Religion, Naturalism, Modes Of Virtue, Limited Monarchy?, Bibliography
Monarchy derives from a Greek term that refers literally to rule by one person (as distinct from oligarchy, rule by the few, or democracy, rule by the people). Among political systems of a post-tribal nature, monarchy is certainly the most common form of human governance globally throughout human history. While the modern Western world tends to venerate nonmonarchic constitutions of the past—such as the city empires of Athens and early Rome, and, to a lesser extent, Babylonia—this elides the near-ubiquity of one-man rule. And while modern authoritarian or despotic regimes are not usually considered to be monarchies, they nevertheless contain elements associated with monarchic rule. The persisting appeal of monarchic governments may stem largely from the perception that, in contrast to populist and self-governing systems, they are more stable and more successful at maintaining peace and order. (This is perhaps encapsulated in Benito Mussolini's [1883–1945] famous declaration that in fascist Italy, under his quasi-monarchic leadership, the trains run on time.) Regardless of whether such a position is empirically true, it has been central to the ideology of monarchy.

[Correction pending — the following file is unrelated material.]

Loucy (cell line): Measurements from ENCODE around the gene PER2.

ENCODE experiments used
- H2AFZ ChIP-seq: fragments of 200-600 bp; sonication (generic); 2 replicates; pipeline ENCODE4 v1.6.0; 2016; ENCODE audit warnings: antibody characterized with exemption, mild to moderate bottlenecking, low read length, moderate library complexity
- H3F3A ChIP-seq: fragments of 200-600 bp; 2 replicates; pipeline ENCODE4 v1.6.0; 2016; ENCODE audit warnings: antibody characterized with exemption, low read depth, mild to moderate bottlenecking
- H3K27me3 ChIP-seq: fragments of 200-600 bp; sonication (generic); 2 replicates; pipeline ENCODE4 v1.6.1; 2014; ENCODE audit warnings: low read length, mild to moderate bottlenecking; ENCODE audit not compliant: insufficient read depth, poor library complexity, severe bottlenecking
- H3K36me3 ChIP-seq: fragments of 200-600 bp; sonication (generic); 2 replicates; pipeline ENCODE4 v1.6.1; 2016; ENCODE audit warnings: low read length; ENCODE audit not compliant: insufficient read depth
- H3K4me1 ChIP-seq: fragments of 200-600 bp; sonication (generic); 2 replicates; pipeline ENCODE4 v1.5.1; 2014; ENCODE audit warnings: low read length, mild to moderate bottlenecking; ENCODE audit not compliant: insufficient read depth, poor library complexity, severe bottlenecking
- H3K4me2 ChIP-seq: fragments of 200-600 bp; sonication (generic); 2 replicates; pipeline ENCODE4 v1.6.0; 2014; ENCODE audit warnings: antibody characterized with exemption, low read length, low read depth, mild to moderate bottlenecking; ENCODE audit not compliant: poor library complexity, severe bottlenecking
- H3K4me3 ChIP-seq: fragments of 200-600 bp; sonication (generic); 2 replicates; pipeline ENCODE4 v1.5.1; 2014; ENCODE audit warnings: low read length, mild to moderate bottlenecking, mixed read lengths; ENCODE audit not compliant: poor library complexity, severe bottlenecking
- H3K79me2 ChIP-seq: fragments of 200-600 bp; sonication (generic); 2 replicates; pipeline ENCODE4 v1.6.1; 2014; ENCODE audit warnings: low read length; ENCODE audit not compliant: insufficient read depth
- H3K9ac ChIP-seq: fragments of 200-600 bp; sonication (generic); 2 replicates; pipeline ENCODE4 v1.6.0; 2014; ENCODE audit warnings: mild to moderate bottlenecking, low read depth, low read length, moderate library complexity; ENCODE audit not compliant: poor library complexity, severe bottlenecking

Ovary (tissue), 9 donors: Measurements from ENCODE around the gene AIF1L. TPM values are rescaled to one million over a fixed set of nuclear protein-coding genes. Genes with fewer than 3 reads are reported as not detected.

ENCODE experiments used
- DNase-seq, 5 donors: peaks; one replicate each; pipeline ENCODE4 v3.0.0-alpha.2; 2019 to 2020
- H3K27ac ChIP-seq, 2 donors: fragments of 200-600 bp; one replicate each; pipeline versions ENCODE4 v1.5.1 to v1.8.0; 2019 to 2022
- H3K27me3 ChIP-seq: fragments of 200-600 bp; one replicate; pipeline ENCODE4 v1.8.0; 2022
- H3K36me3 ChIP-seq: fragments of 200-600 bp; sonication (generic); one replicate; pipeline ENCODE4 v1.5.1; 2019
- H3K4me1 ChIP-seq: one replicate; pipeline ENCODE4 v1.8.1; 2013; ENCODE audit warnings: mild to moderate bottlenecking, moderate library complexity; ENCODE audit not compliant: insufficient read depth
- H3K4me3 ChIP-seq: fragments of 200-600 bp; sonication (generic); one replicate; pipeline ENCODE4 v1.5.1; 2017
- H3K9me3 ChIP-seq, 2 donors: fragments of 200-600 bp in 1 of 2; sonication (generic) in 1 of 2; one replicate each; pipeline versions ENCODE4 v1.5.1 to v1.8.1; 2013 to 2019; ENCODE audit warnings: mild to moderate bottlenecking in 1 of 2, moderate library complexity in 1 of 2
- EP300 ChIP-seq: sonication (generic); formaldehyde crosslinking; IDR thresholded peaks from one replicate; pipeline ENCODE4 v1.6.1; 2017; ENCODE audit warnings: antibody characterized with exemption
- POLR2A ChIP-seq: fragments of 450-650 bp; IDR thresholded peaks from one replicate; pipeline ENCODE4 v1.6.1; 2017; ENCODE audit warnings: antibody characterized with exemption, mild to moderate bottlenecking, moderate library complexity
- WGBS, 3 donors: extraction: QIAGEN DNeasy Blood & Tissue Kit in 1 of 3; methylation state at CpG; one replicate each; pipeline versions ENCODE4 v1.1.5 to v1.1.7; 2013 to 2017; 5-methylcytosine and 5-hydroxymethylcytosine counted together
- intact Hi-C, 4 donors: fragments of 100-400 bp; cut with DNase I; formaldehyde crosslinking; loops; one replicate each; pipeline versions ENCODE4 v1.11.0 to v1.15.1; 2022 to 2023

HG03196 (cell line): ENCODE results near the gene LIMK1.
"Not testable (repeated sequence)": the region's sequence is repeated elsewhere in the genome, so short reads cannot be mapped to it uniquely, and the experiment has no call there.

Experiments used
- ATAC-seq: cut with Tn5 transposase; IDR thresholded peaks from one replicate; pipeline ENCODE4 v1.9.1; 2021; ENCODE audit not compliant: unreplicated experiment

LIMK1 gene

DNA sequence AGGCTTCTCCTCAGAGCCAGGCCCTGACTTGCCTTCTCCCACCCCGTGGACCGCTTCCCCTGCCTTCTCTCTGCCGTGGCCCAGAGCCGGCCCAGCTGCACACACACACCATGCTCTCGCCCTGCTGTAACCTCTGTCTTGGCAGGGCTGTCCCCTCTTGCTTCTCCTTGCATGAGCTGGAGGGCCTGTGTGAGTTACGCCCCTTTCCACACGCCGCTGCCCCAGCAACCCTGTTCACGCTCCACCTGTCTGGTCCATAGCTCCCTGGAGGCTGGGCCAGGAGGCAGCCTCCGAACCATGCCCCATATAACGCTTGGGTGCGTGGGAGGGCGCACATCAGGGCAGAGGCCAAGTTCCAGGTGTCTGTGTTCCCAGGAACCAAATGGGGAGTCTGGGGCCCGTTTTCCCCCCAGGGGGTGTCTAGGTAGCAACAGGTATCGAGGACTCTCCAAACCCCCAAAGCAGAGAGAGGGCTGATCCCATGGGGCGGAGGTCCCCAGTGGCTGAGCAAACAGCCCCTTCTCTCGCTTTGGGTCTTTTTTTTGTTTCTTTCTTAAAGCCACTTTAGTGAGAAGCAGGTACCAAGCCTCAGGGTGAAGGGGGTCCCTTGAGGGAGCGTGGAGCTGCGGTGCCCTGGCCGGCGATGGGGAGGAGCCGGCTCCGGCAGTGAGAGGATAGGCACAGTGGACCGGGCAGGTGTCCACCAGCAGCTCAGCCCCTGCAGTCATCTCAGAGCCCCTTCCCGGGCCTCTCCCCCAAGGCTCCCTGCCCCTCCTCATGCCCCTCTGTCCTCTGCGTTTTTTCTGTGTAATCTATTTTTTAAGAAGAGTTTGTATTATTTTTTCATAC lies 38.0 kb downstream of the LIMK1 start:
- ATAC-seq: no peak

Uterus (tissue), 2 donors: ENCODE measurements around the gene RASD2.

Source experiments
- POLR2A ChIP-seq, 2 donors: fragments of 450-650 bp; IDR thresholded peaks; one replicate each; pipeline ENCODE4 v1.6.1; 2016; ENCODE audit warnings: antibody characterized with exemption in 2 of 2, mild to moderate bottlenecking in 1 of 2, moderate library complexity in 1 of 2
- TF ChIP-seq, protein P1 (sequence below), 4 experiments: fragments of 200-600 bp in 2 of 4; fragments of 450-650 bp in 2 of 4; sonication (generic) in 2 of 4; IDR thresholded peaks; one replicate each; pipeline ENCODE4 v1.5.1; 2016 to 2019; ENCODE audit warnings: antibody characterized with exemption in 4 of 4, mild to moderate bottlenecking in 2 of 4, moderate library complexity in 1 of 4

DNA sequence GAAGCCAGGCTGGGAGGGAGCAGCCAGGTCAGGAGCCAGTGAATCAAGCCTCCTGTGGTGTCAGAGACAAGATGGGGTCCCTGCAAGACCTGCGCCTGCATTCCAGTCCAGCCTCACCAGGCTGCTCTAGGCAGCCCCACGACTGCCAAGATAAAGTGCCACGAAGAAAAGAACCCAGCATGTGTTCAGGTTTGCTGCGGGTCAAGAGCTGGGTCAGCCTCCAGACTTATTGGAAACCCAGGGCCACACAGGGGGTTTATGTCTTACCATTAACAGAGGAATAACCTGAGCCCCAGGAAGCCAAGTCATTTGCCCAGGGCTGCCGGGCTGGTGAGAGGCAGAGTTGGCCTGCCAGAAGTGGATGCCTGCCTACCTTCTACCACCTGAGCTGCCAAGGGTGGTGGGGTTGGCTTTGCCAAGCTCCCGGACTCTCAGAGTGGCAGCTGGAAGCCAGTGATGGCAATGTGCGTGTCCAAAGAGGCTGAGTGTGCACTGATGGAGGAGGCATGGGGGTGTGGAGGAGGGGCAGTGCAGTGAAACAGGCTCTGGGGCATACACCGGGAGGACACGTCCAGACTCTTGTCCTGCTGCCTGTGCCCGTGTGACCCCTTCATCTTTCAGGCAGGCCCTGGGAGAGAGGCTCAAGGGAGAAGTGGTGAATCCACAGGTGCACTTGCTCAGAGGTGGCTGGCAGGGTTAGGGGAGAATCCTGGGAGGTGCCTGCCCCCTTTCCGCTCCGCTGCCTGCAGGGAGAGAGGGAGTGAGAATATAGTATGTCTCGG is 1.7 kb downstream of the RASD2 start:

The nearly universal acceptance of monarchic rule, at least until recent times, obscures important differences in the ways in which such regimes have been classified and legitimated. Monarchies are by no means of a piece in either their theory or their practice. Important questions remain open to dispute, including: whether the king should be dynastic or elected, and if the latter, by whom; whether in dynastic systems, women should be admitted to succession or men only, or indeed whether succession may even pass through a female line; and whether (and under what circumstances) a king may be removed from power, and if so, in what way. When viewed from this perspective, monarchy ought hardly to be treated as a singular phenomenon at all. Rather, examination of the diverging conceptions of the foundation and source of monarchic power yields recognition of the highly diverse principles upon which ideas about the nature of monarchy have rested over time and across cultural and geographical divides.
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